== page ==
• The Progressive Papers had always been an anomaly in Pakistan, where the bulk of the post-Partition intelligentsia was not merely conformist, but engaged in a project to rewrite the history of the struggle for Indian independence in order to provide the new state with a raison d’être.
    • Ali, Tariq - Street fighting years, an autobiography of the sixties (2018)


  • To this day, the country’s memories about its treatment of its former east wing remain, as one leading Pakistani publication put it, shrouded in “a fog of confusion” or lost in “collective amnesia.” Although upper-level textbooks can be much better, many of Pakistan’s textbooks have whitewashed out the atrocities against Bengalis and falsely claimed that the United States wanted Pakistan divided.
    • Bass, G. J. (2014). The Blood telegram: Nixon, Kissinger, and a forgotten genocide. Epilogue



  • "The 'recasting' of Pakistani history [has been] used to 'endow the nation with a historic destiny'."
    • Hoodbhoy, Pervez and Nayyar, A.H. “Rewriting the History of Pakistan,” in Khan, Asghar, (ed.), Islam, Politics, and the State, (Zed Press, 1985),


  • “...We will, hopefully by next year, introduce a core syllabus for all schools that will be mandatory for students apart from the additional subjects each institution chooses to teach. This is how you create a nation. This is how you end rival cultures from developing. The Aurat March that just happened… a different culture was visible in it. this is a cultural issue and this comes from the schooling system...”


  • But the worst effect of partition has been that 1947 has tended to produce two historiographies based on territorial differentiation. Comparing the works of Ahmad Ali entitled Culture of Pakistan with Richard Symond's The Making of Pakistan (London, 1950) on the one hand and Humayun Kabir's Indian Heritage and Abid Hussain's National Culture of India on the other, W. Cantwell Smith says that the Pakistani historian 'flees from Indian-ness, and would extra-territorialize even Mohenjodaro (linking the Indus-valley civilisation with Sumer and Elam) as well as the Taj (yet though left in India, the monuments and buildings of Agra and Delhi are entirely outside the Indian tradition and are an essential heritage and part of Pakistani culture, - p.205), and omits from consideration altogether quite major matters less easily disposed of (such as Asoka's reign, and the whole of East Pakistan) The Indians 'on the other hand seek for the meaning of Muslim culture within the complex of Indian 'unity in diversity' as an integral component.'27 So, after 1947, besides the 'objective' and 'apologist', 'Secular' and 'Communal' versions, there are the Pakistani and Indian versions of medieval Indian history.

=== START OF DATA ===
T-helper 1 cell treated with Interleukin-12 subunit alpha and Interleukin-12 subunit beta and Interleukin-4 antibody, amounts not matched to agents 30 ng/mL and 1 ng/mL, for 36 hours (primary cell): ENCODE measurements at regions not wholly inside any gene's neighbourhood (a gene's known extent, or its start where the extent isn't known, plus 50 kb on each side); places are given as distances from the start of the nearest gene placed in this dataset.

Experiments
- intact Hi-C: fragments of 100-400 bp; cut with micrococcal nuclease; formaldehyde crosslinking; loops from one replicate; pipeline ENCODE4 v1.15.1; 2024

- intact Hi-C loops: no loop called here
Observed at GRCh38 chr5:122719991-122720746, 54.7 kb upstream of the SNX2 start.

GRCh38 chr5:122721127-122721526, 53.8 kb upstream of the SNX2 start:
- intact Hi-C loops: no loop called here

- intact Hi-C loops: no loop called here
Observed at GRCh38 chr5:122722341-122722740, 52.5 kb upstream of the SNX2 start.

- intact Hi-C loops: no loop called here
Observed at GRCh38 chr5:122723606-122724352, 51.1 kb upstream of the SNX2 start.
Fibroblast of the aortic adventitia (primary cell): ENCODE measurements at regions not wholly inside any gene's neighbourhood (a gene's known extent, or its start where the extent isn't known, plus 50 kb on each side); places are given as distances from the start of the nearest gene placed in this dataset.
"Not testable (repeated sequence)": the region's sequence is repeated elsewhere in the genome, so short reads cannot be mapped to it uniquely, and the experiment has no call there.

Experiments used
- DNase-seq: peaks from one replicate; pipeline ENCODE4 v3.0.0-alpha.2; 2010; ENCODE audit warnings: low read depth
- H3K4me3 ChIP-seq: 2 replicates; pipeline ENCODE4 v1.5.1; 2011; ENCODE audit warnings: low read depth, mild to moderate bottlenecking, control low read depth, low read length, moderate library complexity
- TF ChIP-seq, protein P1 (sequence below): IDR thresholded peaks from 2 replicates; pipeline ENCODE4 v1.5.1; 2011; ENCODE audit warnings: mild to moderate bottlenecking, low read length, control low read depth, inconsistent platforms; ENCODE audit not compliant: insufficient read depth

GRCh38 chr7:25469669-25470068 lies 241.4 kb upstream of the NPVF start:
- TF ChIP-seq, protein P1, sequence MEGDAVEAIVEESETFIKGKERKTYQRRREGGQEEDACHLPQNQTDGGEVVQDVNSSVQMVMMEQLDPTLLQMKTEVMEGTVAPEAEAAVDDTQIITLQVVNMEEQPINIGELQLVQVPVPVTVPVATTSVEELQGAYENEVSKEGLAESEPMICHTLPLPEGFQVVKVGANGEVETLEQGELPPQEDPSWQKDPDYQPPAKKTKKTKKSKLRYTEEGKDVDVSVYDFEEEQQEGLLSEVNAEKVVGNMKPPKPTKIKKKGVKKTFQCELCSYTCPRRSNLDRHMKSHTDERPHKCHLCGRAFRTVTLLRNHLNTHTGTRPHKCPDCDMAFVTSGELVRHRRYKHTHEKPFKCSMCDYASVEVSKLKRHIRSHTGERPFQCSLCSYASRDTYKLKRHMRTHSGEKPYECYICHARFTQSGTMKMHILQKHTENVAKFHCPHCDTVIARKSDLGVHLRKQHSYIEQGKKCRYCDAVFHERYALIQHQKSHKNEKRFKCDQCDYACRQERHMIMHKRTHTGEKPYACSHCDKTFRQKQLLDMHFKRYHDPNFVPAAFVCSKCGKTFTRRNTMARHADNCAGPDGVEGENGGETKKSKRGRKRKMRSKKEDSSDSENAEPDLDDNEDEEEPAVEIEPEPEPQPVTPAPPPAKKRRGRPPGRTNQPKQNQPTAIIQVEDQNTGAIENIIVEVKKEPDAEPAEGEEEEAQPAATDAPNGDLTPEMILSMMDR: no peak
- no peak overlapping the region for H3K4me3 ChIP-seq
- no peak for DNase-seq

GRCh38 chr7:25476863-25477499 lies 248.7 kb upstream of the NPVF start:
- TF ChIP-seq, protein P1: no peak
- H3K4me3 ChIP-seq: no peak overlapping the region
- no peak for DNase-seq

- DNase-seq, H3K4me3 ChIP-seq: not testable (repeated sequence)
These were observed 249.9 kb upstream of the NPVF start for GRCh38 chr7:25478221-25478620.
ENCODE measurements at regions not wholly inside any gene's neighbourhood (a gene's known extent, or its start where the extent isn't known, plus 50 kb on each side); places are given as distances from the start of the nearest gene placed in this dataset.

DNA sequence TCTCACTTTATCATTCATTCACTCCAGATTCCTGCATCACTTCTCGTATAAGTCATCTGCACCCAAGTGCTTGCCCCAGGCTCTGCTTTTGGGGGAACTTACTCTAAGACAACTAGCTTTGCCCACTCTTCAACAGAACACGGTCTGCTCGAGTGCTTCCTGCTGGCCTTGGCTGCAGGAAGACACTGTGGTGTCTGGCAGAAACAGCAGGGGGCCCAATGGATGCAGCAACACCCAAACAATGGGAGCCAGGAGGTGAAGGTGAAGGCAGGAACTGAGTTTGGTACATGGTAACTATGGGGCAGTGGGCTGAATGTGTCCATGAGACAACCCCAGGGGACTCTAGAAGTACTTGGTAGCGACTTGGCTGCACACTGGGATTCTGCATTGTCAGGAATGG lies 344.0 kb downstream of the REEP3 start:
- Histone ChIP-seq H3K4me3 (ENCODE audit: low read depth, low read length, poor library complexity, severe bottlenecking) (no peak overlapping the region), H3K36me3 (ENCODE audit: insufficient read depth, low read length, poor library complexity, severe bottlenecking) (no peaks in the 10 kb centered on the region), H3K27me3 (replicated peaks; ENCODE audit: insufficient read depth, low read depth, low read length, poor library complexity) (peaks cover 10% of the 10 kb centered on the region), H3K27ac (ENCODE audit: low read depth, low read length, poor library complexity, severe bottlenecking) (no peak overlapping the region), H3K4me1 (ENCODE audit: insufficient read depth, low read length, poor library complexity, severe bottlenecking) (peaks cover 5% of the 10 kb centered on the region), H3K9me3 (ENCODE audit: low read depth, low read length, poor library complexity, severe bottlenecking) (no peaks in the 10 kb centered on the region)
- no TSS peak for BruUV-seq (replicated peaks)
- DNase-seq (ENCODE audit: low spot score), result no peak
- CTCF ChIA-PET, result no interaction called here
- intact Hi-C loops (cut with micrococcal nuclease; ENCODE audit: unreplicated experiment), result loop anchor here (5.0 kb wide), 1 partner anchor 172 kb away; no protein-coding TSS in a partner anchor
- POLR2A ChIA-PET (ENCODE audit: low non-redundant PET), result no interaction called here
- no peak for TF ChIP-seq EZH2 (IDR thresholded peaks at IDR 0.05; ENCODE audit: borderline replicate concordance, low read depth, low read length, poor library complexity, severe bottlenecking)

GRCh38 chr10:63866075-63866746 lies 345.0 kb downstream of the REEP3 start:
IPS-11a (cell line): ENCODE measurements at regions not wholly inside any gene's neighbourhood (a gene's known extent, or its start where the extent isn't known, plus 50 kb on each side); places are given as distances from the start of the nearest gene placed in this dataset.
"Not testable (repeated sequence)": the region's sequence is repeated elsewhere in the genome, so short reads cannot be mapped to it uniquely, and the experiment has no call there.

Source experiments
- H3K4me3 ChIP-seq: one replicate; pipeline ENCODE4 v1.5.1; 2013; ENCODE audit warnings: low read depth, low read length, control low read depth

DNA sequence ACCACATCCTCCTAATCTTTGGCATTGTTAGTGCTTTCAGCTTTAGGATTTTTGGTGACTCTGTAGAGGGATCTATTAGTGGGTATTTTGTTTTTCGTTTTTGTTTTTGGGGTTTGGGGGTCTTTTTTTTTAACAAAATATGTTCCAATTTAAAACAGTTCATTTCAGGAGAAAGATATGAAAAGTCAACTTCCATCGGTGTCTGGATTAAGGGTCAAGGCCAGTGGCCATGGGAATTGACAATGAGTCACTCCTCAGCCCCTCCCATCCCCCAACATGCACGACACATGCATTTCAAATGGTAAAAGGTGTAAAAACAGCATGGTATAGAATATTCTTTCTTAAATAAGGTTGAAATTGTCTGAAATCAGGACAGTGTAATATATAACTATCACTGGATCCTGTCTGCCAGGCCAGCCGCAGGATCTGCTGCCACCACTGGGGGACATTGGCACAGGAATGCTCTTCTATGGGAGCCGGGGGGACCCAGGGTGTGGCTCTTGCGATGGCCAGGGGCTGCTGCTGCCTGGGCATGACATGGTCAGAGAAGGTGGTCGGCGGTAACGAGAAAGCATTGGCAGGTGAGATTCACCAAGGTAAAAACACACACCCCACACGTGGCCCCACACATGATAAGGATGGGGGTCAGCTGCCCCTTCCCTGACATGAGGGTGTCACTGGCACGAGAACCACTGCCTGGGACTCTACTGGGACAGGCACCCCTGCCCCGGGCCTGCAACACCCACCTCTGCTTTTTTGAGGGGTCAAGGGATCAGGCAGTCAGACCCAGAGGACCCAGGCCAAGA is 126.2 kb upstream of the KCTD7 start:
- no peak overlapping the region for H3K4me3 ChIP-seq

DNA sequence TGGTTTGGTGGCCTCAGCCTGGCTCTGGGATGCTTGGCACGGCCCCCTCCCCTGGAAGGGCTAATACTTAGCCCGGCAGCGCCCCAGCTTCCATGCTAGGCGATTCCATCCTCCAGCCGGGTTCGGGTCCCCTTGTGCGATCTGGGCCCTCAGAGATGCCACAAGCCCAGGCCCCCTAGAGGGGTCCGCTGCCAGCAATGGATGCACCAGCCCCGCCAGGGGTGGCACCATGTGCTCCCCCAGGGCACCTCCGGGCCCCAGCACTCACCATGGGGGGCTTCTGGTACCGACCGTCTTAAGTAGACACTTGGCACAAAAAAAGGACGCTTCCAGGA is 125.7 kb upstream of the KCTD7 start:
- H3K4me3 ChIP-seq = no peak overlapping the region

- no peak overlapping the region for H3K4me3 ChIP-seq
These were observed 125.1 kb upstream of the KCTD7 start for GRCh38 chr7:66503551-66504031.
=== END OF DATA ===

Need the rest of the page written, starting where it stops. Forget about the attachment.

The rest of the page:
• K.S. Lal, The Legacy of Muslim Rule in India, with quote from: Philips, Historians of India, Pakistan and Ceylon
  • History, in the Pakistan school books I looked at, begins with Arabia and Islam. In the simpler texts, surveys of the Prophet and the first four caliphs and perhaps the Prophet's daughter are followed, with hardly a break, by lives of the poet Iqbal, Mr Jinnah, the political founder of Pakistan, and two or three "martyrs," soldiers or airmen who died in the holy wars against India in 1965 and 1971.
    • V.S.Naipaul, quoted in Ibn Warraq, Why I am not a Muslim. 1995. p 200


  • If it is not anti-Indianism, then in what other terms could we possibly render Pakistani-Muslim nationalism? [….] The 'ideology of Pakistan' as defined to students at every school and college in the country is nothing except anti-Indianism. In every walk of life in Pakistan--from academia to journalism, from sports to bureaucracy--a vast majority of people have been inculcated with fantastic anti-India notions. [….] Phrases like the "Hindu mentality" and "devious Indian psyche" are part of the daily military talk. [….] Anti-Indianism, in short, runs deep in Pakistani state and society. It is a state of mind that cannot be switched off […]. People have no other alternative frame of reference in which to define Pakistani nationalism.
  • Social studies textbooks in the Urdu language, printed by the government and used in government-run schools and institutions, fudge facts and indoctrinate students with a jaundiced worldview... The books … are [the] literary equivalent of hate speech. These books would not be out of place in any madrassah preparing the young for an early grave. ‘Hindu’ India and Britain are depicted as enemies while Saudi Arabia and the Muslim Ummah are extolled. The Pakistan Army and its ‘three decisive victories’ over India are mentioned liberally and are an example of how institutional attempt has been made to rewrite history. Words like ‘dark’, ‘ugly’ and ‘short’ are used to describe Hindus while Muslims are presented in glowing terms. Atrocities committed by Muslim invaders are glossed over while those by Hindu and Sikh invaders magnified. Invasions led by Muslims are justified as having been necessary for the expansion of Islam whereas Hindu- led invasions are depicted bleakly. Hindus are also reported as having colluded with the English to suppress the Muslims, according to these books. ‘Muslims have always helped the Hindus who have only returned the favour by massacring innocent Muslims,’ the textbook for Class IV makes plain on Page 85. ‘India is an enemy. Its designs are nefarious. We should receive military training so that we could fight our enemy,’ it suggests on Page 112. The propagation of the caste-system and of medieval practices such as satti (burning a widow on the husband's pyre) are used to illustrate the inferiority of Hindu culture.
    • “Murdering history amounts to state- sponsored terrorism”, that appeared on April 4, 2003 in The Friday Times, a newsweekly, in Lahore, Pakistan, Mohammad Shehzad, Shehzad, Mohammad.” Murdering history amounts to state-sponsored terrorism’, The Friday Times, Lahore, Pakistan: April 4, 2003.


  • Pakistan’s public education system has an important role in determining how successful we shall be in achieving the goal of a progressive, moderate and democratic Pakistan. A key requirement is that children must learn to understand and value this goal and cherish the values of truthfulness, honesty, responsibility, equality, justice, and peace that go with it. [….] However, a close analysis by a group of independent scholars shows that for over two decades the curricula and the officially mandated textbooks in these subjects have contained material that is directly contrary to the goals and values of a progressive, moderate and democratic Pakistan.